They are out there, billions of them, out of sight, armies of predators and prey, each giving no quarter, each doing what nature intended them to do. They are insects.
And the University of Virginia is using them to keep balance and harmony in nature, deploying predatory insects instead of chemicals to control the pest populations.
“We use an integrated pest management approach at the University of Virginia, which means we use the least hazardous methods to achieve our goals,” said Richard Hopkins, landscape supervisor with Facilities Management.
J. Michael Henrietta, a plant health-care specialist with Facilities Management, said the University first brought in microscopic nematodes to combat white grubs in the soil on the lawn in front of Peabody Hall in 2006. He said the area had been completely torn up by the excavations for the Albert and Shirley Small Special Collections Library’s underground facility between Peabody Hall and Alderman Library.
“They brought in fill and they brought in top soil, and the area was almost sterile,” Henrietta said. “The area was sterilized of natural predators, so we introduced some.”
Because nematodes are so tiny and fragile, they have to be distributed carefully.
“Nematode Heterohabditis bacteriophora is one we use and they come in a slurry in a foam sponge about the size of a kitchen sponge,” Henrietta said. “About 25 million come in a sponge.”
“We have a 1,000-gallon sprayer and we squeeze the sponge into the sprayer,” Henrietta said. “We have to spray at dusk, so they don’t dry out and die, and then we have to turn on the sprinklers so that they get down into the soil and not stay on the blades of grass.”
Many of the predators Henrietta uses should be introduced into the environment at night.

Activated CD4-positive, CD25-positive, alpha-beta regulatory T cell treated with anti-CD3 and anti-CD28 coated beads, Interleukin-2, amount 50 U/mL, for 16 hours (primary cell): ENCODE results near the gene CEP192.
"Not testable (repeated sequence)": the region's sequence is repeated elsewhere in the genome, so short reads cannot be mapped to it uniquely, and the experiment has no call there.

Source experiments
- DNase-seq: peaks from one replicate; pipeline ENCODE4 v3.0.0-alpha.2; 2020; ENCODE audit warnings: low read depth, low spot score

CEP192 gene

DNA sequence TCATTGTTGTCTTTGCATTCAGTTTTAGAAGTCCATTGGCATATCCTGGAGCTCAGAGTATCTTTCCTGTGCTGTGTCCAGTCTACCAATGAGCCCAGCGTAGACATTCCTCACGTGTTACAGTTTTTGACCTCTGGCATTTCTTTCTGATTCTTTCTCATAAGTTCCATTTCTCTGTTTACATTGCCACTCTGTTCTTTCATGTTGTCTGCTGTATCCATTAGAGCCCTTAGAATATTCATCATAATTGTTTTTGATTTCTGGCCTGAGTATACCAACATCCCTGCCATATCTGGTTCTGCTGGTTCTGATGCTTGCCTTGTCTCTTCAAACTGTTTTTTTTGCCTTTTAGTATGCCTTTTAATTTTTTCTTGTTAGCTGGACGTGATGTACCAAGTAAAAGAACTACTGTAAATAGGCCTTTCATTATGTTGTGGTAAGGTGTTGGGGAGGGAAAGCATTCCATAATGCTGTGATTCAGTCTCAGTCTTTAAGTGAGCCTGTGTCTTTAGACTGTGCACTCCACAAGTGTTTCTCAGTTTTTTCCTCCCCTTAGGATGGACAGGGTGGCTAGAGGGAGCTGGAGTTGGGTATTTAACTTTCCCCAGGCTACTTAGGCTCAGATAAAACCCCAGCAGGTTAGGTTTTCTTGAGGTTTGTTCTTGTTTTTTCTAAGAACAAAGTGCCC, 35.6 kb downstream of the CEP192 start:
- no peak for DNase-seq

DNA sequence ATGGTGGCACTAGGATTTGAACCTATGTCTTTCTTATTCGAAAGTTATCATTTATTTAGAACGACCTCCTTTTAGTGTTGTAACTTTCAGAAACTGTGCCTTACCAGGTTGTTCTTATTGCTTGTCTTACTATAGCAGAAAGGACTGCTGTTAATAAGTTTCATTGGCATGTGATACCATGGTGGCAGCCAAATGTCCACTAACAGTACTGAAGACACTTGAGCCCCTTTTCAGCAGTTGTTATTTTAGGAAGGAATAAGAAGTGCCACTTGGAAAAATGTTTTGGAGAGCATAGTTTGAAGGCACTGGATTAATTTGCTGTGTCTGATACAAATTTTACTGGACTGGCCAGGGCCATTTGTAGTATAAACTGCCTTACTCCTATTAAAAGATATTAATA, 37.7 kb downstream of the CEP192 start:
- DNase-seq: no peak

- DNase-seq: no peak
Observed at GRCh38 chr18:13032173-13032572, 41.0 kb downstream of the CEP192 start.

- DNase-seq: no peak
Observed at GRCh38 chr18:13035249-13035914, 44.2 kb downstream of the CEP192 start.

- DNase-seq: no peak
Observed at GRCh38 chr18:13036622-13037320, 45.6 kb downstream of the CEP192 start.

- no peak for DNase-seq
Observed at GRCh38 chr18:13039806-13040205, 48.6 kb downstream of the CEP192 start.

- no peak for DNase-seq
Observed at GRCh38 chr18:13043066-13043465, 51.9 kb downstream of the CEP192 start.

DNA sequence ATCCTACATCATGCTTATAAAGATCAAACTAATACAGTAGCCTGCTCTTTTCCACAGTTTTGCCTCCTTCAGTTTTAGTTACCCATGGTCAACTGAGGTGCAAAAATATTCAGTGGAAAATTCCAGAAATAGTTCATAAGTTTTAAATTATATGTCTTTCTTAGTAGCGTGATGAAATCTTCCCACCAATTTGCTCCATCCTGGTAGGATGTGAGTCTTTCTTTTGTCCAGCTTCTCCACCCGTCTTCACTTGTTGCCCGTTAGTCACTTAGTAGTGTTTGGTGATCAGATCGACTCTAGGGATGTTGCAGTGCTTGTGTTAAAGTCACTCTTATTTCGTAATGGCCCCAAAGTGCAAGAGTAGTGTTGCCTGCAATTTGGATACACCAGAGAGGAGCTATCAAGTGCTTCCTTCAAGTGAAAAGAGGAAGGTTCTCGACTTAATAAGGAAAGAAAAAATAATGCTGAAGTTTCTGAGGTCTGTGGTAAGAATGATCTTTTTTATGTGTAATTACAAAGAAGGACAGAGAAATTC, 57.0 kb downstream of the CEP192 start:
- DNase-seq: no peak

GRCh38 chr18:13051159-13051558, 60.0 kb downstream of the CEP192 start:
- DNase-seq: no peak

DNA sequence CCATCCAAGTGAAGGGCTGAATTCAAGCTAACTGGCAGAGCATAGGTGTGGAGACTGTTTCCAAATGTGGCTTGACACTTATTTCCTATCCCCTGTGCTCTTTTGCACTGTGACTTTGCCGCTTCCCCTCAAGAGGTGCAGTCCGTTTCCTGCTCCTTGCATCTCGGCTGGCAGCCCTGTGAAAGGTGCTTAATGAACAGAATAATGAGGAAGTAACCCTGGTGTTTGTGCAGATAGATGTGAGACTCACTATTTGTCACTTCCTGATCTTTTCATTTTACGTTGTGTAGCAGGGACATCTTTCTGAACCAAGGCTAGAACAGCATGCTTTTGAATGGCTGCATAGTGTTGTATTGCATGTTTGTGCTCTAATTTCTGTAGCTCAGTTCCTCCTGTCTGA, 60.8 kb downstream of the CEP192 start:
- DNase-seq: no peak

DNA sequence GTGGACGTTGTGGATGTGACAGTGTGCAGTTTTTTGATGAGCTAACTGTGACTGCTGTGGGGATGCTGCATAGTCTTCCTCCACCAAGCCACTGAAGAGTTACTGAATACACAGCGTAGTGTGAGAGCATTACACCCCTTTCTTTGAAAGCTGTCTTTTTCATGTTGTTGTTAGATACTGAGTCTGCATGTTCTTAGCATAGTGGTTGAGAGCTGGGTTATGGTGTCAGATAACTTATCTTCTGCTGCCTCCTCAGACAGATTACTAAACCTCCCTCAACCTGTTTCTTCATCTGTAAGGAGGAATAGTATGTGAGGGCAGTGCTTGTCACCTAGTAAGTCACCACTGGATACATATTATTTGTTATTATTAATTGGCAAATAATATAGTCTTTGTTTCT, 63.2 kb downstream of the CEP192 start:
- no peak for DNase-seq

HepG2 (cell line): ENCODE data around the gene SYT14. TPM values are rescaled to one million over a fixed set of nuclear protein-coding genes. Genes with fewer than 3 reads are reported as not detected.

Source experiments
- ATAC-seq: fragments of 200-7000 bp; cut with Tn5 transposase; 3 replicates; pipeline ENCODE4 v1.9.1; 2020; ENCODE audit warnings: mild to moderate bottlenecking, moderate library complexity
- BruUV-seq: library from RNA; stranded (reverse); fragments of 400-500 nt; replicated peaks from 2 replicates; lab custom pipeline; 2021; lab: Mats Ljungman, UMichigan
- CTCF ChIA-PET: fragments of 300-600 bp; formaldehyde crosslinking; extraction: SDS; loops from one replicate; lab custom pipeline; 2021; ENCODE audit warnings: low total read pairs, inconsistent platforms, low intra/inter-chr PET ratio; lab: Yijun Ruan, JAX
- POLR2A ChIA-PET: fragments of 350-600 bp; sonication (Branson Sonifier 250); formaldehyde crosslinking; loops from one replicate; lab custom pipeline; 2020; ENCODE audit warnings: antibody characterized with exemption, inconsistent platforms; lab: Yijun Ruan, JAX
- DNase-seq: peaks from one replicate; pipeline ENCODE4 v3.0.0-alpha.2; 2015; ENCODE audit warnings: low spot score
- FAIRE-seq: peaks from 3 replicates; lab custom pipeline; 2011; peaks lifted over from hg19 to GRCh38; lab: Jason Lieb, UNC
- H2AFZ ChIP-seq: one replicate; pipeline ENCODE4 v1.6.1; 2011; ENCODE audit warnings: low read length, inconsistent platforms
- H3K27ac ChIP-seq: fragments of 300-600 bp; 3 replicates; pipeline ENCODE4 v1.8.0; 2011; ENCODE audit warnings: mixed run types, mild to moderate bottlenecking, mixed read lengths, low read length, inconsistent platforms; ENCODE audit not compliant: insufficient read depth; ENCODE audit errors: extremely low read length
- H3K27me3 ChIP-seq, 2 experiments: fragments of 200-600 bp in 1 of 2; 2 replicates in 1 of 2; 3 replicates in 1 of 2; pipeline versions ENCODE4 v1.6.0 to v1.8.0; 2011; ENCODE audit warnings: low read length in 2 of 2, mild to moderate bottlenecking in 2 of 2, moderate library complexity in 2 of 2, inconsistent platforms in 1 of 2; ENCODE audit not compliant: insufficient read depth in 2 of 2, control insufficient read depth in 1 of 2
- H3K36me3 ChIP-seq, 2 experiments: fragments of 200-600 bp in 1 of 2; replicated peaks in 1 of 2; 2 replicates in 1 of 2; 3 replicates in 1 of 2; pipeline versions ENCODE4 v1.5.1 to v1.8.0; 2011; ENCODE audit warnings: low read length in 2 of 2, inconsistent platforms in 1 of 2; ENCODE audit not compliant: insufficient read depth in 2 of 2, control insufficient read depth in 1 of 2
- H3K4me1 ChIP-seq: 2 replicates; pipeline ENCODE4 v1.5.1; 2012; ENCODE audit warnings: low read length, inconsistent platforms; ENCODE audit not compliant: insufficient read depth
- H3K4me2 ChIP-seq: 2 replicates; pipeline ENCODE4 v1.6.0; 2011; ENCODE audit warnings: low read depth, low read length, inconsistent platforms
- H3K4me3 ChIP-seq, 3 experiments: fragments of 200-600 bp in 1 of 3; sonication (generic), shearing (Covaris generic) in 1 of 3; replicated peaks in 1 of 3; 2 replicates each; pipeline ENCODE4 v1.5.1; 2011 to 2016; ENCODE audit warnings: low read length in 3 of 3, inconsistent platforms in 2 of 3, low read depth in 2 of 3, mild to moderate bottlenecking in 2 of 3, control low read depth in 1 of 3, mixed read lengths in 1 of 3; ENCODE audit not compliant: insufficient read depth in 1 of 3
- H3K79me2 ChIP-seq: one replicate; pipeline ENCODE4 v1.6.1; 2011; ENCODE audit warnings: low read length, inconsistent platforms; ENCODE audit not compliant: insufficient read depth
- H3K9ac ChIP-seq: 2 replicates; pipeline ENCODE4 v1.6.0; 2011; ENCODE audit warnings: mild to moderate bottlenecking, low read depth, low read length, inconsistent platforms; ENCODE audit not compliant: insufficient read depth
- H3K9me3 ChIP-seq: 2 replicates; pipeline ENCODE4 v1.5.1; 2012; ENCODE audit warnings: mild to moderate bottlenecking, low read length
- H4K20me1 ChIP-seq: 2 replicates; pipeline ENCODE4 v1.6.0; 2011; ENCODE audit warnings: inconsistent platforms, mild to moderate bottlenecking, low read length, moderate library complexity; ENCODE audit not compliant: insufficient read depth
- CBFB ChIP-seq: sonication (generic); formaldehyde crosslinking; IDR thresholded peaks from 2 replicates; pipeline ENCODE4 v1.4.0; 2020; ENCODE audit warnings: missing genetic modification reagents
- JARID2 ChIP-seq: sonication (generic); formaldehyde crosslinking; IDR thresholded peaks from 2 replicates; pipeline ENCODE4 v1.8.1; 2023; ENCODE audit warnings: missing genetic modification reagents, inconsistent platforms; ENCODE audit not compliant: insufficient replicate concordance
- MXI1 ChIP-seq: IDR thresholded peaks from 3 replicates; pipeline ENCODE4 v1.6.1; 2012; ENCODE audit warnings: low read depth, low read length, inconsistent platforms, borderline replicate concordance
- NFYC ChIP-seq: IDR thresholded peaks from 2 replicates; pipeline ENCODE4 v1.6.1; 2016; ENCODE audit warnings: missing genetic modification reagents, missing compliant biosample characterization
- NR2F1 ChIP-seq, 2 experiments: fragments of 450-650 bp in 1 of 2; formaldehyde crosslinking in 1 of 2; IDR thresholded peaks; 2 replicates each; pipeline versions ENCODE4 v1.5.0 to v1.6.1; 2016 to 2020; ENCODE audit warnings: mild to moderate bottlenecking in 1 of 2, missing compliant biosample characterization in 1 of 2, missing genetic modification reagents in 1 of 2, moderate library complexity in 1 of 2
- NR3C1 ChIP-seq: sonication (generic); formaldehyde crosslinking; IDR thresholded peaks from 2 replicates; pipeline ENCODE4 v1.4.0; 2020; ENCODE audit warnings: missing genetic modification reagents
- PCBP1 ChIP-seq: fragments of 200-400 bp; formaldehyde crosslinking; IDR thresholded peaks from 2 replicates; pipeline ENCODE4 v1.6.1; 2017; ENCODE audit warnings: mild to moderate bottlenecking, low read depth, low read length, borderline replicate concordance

“A lot of bugs are attracted to the light, so we have to release them at night,” he said.
Not everything with which Henrietta deals is so small. Lady Beetle larvae, which he uses to control aphids on the Linden trees near the Judge Advocate General School on North Grounds, grow from 1/25 of an inch to 3/8 of an inch.
“The larvae are the most effective,” Henrietta said. “I bought a gallon jug of them and that was cool to see a gallon of beetles.”
He also uses lacewings, which can be ½ to ¾ of an inch, to control aphids on the Linden trees.
“The area was sterilized of natural predators, so we introduced some.” – J. Michael Henrietta, Facilities Management
Hopkins said introducing predators does not destroy the pests, but can limit the population. “You never get total eradication,” he said.
Henrietta said that insects have cycles, citing a gypsy moth infestation that swelled several years ago to crisis proportions before they died off.
“The population just crashed,” Henrietta said.
Most predators are applied very locally, on specific trees and shrubs, and do not migrate far.
“Constant scouting is needed to discover pest outbreaks early, as these kind of treatments are most effective on early stages of an outbreak of a pest,” Henrietta said. “Many of the people in the landscape department have a trained eye for pest outbreaks.”